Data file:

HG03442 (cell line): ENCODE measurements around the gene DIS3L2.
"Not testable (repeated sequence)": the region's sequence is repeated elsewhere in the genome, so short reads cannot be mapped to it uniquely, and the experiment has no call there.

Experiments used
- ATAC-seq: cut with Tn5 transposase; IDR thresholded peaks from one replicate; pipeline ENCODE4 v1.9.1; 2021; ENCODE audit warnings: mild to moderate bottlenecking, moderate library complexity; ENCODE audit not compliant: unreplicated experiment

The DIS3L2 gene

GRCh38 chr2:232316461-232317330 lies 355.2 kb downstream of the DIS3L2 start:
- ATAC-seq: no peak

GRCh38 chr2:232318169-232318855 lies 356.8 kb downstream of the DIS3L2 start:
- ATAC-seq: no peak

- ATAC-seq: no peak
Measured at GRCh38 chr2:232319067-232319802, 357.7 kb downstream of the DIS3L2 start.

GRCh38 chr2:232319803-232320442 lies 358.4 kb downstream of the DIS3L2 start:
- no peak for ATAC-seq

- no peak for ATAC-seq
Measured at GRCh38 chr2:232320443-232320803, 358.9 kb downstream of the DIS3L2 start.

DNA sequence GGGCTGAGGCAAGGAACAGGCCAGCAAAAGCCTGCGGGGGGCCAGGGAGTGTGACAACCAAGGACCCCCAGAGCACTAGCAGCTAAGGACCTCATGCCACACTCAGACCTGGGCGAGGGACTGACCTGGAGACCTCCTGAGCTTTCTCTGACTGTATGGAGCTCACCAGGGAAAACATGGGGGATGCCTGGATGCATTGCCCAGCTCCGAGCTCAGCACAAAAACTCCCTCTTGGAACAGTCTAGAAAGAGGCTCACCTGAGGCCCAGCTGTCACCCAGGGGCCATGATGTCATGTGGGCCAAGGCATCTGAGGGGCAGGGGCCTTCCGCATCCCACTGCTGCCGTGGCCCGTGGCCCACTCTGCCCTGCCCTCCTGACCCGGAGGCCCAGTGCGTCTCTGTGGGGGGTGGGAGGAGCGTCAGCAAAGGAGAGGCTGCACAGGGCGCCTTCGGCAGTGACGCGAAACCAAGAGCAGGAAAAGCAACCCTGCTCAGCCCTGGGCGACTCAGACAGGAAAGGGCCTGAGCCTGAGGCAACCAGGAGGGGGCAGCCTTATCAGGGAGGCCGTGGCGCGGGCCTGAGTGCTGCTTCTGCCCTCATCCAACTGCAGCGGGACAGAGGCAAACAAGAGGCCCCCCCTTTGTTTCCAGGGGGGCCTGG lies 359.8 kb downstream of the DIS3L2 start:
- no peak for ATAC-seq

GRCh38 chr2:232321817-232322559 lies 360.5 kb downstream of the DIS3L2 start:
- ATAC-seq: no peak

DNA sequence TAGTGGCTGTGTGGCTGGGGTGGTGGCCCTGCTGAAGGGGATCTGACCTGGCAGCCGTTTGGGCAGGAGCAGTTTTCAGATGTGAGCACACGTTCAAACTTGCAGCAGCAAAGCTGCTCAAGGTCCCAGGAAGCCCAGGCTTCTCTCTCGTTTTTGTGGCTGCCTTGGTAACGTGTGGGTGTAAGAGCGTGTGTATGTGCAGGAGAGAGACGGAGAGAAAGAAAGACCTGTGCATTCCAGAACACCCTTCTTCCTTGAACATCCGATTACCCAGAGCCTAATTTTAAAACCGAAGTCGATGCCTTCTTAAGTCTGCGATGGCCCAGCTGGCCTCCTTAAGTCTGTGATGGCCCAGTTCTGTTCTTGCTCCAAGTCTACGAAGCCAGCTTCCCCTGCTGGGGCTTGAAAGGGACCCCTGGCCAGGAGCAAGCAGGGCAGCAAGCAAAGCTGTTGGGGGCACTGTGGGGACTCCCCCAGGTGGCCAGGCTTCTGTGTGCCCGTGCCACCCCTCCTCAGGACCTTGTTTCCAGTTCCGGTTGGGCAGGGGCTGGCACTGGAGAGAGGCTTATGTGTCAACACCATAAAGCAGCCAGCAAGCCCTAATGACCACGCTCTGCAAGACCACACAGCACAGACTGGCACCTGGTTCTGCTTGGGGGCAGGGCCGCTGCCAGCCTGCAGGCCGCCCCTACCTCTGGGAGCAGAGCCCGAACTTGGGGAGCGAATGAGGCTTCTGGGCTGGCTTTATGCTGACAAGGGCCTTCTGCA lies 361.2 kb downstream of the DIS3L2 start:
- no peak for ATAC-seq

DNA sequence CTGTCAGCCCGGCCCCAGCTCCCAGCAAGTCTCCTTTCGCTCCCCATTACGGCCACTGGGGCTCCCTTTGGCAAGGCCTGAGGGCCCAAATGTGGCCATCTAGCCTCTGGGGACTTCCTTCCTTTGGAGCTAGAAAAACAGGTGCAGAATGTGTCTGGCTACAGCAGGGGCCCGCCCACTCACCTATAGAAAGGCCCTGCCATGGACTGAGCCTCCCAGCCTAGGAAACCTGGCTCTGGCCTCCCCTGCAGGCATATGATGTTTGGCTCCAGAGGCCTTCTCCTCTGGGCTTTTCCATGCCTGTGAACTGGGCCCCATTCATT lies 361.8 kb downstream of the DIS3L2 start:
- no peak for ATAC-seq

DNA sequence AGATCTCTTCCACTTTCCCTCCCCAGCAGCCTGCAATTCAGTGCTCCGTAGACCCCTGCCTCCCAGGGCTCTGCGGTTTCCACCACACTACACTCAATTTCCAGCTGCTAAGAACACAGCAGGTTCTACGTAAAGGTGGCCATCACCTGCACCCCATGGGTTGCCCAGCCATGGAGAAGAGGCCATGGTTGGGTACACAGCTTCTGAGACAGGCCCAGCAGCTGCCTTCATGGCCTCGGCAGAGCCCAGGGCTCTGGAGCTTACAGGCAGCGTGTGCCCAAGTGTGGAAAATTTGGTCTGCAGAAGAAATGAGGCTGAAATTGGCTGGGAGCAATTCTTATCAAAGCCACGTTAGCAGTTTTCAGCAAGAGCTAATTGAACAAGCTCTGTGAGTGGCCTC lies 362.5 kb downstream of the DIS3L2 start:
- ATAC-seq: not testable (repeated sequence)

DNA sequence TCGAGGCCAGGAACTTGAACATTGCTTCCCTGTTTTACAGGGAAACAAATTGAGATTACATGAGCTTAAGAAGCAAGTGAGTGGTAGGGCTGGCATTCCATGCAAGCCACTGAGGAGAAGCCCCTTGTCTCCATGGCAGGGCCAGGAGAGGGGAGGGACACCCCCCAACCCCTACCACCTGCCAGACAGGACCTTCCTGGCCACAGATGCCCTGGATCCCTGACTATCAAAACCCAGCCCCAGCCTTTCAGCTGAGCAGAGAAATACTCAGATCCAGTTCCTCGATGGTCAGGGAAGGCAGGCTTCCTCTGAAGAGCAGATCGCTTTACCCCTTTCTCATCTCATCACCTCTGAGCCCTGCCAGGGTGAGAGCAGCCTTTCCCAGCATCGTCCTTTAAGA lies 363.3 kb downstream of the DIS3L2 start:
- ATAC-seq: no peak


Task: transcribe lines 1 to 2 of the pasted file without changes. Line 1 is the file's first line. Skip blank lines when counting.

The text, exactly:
HG03442 (cell line): ENCODE measurements around the gene DIS3L2.
"Not testable (repeated sequence)": the region's sequence is repeated elsewhere in the genome, so short reads cannot be mapped to it uniquely, and the experiment has no call there.